+    * For GPU jobs, it is usually better to use **h_data** instead of **h_vmem**. CUDA driver allocates a lot of "​unused"​ virtual memory (tens of GB per card), which is counted in ''​h_vmem'',​ but not in ''​h_data''​. All usual allocations (''​malloc'',​ ''​new'',​ Python allocations) seem to be included in ''​h_data''​.
   * It is recommended to **profile your task first** (see [[#​profiling]] below), so you can estimate reasonable memory requirements before submitting many jobs with the same task (varying in parameters which do not affect memory consumption). So for the first time, declare mem_free with much more memory than expected and ssh to a given machine and check ''​htop''​ (sum all processes of your job) or (if the job is done quickly) check the epilog. When running other jobs of this type, set ''​mem_free''​ (and ''​act_mem_free''​ and ''​h_vmem''​) so you are not wasting resources, but still have some reserve.   * It is recommended to **profile your task first** (see [[#​profiling]] below), so you can estimate reasonable memory requirements before submitting many jobs with the same task (varying in parameters which do not affect memory consumption). So for the first time, declare mem_free with much more memory than expected and ssh to a given machine and check ''​htop''​ (sum all processes of your job) or (if the job is done quickly) check the epilog. When running other jobs of this type, set ''​mem_free''​ (and ''​act_mem_free''​ and ''​h_vmem''​) so you are not wasting resources, but still have some reserve.
   * **s_vmem** is similar to ''​h_vmem'',​ but instead of SIGSEGV/​SIGKILL,​ the job is sent a SIGXCPU signal which can be caught by the job and exit gracefully before it is killed. So if you need it, set ''​s_vmem''​ to a lower value than ''​h_vmem''​ and implement SIGXCPU handling and cleanup.   * **s_vmem** is similar to ''​h_vmem'',​ but instead of SIGSEGV/​SIGKILL,​ the job is sent a SIGXCPU signal which can be caught by the job and exit gracefully before it is killed. So if you need it, set ''​s_vmem''​ to a lower value than ''​h_vmem''​ and implement SIGXCPU handling and cleanup.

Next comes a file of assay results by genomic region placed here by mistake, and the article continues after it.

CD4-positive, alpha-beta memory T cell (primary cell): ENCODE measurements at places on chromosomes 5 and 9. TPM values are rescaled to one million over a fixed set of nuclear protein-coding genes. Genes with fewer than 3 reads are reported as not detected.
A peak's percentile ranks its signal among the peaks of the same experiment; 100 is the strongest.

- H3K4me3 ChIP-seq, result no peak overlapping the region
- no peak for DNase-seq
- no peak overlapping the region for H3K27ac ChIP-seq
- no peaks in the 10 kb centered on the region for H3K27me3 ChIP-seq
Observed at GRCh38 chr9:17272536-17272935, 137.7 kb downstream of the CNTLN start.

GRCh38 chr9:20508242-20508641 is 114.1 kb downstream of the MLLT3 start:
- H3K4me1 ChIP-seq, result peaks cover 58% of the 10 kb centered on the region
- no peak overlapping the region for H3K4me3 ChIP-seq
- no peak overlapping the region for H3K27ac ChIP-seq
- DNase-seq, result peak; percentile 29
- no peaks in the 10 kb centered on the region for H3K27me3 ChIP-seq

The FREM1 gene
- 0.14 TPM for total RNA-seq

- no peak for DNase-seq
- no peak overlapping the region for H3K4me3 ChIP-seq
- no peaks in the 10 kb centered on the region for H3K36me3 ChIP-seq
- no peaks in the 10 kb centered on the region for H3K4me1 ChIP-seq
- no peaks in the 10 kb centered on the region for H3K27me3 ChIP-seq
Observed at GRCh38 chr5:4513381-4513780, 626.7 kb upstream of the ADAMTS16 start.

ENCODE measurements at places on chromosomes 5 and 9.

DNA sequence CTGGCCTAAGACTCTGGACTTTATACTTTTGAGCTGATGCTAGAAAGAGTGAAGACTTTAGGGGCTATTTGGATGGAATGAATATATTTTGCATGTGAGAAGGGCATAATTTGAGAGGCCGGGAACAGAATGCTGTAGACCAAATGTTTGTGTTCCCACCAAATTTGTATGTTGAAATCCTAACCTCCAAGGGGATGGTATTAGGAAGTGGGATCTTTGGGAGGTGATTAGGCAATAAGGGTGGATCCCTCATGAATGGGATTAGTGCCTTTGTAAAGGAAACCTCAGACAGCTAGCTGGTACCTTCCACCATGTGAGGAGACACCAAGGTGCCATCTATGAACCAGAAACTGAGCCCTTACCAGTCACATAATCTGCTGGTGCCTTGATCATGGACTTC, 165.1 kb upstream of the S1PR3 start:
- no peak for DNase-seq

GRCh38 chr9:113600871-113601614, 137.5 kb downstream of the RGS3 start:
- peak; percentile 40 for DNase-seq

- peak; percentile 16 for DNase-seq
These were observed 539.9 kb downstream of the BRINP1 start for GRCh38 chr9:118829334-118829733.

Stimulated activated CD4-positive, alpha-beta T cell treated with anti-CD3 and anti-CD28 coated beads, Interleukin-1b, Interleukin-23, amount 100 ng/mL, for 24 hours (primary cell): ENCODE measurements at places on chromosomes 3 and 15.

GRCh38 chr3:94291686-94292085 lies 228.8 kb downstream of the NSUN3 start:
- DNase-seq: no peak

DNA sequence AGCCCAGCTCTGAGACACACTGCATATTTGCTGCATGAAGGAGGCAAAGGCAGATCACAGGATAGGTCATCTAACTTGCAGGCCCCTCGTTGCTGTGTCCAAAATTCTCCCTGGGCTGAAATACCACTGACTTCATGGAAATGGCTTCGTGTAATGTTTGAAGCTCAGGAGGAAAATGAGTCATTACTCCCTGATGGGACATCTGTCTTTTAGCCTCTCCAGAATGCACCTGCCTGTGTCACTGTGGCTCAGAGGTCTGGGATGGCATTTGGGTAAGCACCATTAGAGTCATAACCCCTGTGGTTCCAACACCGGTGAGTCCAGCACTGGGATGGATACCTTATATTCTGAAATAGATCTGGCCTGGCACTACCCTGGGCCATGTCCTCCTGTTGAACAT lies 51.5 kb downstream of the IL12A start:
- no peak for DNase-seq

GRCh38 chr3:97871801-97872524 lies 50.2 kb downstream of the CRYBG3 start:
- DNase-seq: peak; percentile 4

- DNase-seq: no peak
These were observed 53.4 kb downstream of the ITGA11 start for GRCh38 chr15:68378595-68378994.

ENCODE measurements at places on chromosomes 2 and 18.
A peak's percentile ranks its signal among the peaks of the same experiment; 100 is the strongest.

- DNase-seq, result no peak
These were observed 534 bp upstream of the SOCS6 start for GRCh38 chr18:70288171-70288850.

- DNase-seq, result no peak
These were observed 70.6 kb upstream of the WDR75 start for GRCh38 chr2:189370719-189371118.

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 ===== Advanced usage ===== ===== Advanced usage =====
  
-''​qsub **-q** ​troja-all.q''​ +''​qsub **-q** ​cpu-troja.q''​ 
-This way your job is submitted to the Troja queue. The default is ''​ms-all.q''​. You can also use e.g.+This way your job is submitted to the Troja queue. The default is ''​cpu-ms.q''​. You can also use e.g.
 ''​-q '​(troja*|ms*)'''​ to submit on any machine in those two queues (but **don'​t use ''​-q '​*'''​** as this includes also [[:​gpu|gpu.q]]),​ ''​-q '​(troja*|ms*)'''​ to submit on any machine in those two queues (but **don'​t use ''​-q '​*'''​** as this includes also [[:​gpu|gpu.q]]),​
 ''​-q '​*@hector[14]'''​ to submit on hector1 or hector4, ''​-q '​*@hector[14]'''​ to submit on hector1 or hector4,
 ''​-q '​[tm]*@!(hector*|iridium)'''​ to submit on any troja/ms machine except hectors and iridium. ''​-q '​[tm]*@!(hector*|iridium)'''​ to submit on any troja/ms machine except hectors and iridium.
-However, usually you should specify just the queue (troja-all.q vs. ms-all.q), not a particular machine, and instead use ''​-l''​ to specify the needed resources in a general way.+However, usually you should specify just the queue (cpu-troja.q vs. cpu-ms.q), not a particular machine, and instead use ''​-l''​ to specify the needed resources in a general way.
  
 ''​qsub **-l** ...''​ ''​qsub **-l** ...''​
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 ''​**qalter**''​ ''​**qalter**''​
-You can change some properties of already submitted jobs, which are still waiting in the queue (//​pending//​).+You can change some properties of already submitted jobs (both waiting in the queue and running). Changeable properties are listed in ''​man qsub''​.
  
 ''​**man** qsub qstat qalter qhold queue_conf sge_types complex''​ ''​**man** qsub qstat qalter qhold queue_conf sge_types complex''​